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What causes a damaged skin barrier? Expert weighs in on best treatments

Genetic weakness, over-washing, over-scrubbing, and environmental exposures can cause damage to the skin barrier

Kaleigh Werner
New York
Wednesday 06 March 2024 17:40 GMT
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As the brunt of winter dwindles, managing your skin can be difficult. After the months-long blow of cold air, it’s likely your natural oils have turned to dry spots, making moisturising more of a necessity. But even as the frigid climate heats up, your skin may continue through the rough patch, and if you can’t blame the weather, how can you help it?

Many causes can result in a damaged skin barrier, the weather being one of them. To find out the best ways to prevent and treat a broken skin barrier,The Independent spoke to Dr Joshua Zeichner, an associate professor of dermatology and director of cosmetic and clinical research in dermatology at Mount Sinai Hospital.

“The term skin barrier refers to the skin’s ability to protect itself from the outside world, keeping aggressors out and keeping hydration in,” Dr Zeichner said. The dermatology expert compared the outer layer of the skin to “tiles on your shower floor”.

“The skin cells themselves are like tiles, and natural fats in the skin are like the grout that forms a waterproof seal between them,” he explained. “When the outer skin layer develops microscopic cracks, the skin becomes dry, irritated, and inflamed.”

Aside from “dry and cold weather,” genetic weakness, over-washing, over-scrubbing, and environmental exposures that prompt allergies or irritation can add damage to the skin barrier. The signs of a damaged skin barrier include redness, dry patches, flaky spots, and itchiness.

There are several methods that help aid a damaged barrier. In general, it’s best to use gentle cleansers that lock in natural oils rather than stripping them from the skin. Dr Zeichner suggested applying creams that will help support the function of the skin barrier and “replace lipids in the skin”.

“Look for products that contain ingredients like ceramides and hyaluronic acid,” Dr Zeichner added. “Avoid long, hot showers. Keep showers less than 10 minutes and use lukewarm water. Water temperature should be around what you would imagine a heated pool to feel like in the summer. Pat dry rather than rubbing.”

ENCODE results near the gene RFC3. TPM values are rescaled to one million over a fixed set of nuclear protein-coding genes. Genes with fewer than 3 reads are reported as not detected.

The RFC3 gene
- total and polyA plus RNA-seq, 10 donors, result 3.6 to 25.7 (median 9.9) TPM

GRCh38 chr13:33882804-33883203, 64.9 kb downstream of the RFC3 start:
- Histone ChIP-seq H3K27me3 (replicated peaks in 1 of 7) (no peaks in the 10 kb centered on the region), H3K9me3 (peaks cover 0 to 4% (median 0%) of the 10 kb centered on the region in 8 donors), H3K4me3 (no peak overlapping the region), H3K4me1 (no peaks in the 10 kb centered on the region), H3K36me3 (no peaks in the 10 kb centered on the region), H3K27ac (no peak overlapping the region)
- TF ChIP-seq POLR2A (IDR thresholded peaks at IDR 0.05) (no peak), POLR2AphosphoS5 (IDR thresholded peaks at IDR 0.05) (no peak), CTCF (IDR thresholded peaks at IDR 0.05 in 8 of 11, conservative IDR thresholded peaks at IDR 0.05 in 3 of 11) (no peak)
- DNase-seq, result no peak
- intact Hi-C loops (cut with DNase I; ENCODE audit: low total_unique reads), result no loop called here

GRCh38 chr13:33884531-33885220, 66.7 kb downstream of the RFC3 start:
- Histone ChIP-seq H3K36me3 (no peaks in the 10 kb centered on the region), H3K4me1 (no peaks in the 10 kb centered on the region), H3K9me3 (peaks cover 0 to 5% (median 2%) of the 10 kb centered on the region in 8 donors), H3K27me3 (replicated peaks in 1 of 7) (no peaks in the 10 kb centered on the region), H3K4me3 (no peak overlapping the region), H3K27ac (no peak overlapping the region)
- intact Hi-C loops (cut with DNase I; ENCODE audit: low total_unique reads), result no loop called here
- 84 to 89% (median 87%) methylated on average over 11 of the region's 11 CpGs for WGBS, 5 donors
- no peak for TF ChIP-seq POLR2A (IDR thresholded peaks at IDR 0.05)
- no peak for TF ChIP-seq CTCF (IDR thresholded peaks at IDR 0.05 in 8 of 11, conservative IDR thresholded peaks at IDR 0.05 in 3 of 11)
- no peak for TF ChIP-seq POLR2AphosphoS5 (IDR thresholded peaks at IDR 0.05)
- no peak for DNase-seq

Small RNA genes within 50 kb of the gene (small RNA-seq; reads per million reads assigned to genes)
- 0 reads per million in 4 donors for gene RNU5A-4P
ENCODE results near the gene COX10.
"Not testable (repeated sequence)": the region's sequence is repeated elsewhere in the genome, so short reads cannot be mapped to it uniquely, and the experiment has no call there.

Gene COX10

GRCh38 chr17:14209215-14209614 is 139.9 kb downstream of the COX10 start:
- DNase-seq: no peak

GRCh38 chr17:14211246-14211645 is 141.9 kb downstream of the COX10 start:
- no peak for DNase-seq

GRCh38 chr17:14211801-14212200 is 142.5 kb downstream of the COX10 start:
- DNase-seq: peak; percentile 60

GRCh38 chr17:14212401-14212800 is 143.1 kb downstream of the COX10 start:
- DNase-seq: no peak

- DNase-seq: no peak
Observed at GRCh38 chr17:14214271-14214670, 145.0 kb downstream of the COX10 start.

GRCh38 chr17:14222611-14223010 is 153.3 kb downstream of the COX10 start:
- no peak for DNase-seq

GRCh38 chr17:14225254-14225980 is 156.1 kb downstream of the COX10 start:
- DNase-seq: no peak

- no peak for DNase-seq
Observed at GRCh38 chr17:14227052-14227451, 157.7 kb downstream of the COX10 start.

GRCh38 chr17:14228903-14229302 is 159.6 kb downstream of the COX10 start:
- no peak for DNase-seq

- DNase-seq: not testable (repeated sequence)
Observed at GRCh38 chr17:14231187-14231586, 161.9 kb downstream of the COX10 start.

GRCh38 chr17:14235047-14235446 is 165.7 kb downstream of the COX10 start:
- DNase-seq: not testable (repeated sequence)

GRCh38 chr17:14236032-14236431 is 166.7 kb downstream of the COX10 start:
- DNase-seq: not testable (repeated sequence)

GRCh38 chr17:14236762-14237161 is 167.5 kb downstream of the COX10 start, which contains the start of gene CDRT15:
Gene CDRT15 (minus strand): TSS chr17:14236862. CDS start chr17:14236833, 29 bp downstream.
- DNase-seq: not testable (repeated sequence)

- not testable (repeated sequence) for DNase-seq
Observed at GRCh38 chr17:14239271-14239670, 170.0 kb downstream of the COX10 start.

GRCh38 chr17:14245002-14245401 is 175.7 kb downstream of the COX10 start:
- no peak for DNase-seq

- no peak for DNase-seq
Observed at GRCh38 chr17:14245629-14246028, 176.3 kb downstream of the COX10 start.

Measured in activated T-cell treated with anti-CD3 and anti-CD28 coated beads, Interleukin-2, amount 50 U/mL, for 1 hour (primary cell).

Dr Zeichner also warned against exfoliating. Instead of trying to rid your skin of dry flakes by scrubbing it, you should moisturise to encourage hydration.

He remarked: “If you see flakes, your knee-jerk reaction may be to exfoliate. Scrubbing already dry skin can make matters worse. Instead give your skin what it needs, which is hydration. Moisturise, and if you still have flakes you can exfoliate after if needed.”

“It is a myth that drinking water is needed to hydrate your skin,” Dr Zeichner continued. “Not drinking enough water is not the cause of dry skin. Moreover, drinking more water will not hydrate your skin.” The most effective hydration method is using a lotion or cream to prevent dryness.

The dermatology professional suggested three particularly beneficial products: RoC Barrier Renew PM Moisturiser, Eucerin Eczema Relief Cream and Body Wash, and Shaklee Youth Moisture Lock Day Cream.

RoC’s cream contains ceramides and lipopeptides, two powerful repair ingredients, according to Dr Zeichner. “Think of them like spackle that fill in cracks between cells in the outer skin layer and provide a breathable barrier over the skin,” he explained.

For a gentle face and body wash, Dr Zeichner believes the Eucerin Eczema Relief Cream and Body Wash to be top choices. The product is designed for people with eczema-prone, sensitive, or disrupted barrier skin. Dr Zeichner noted: “It is non-drying and non-irritating and is formulated with colloidal oatmeal to protect and ceramides to repair the skin.” On the Shaklee cream, Dr Zeichner proclaimed: “This hypoallergenic formula contains a blend of hyaluronic acid to plump along with beta-glucans lactobacillus ferment to maintain a healthy microbiome.”

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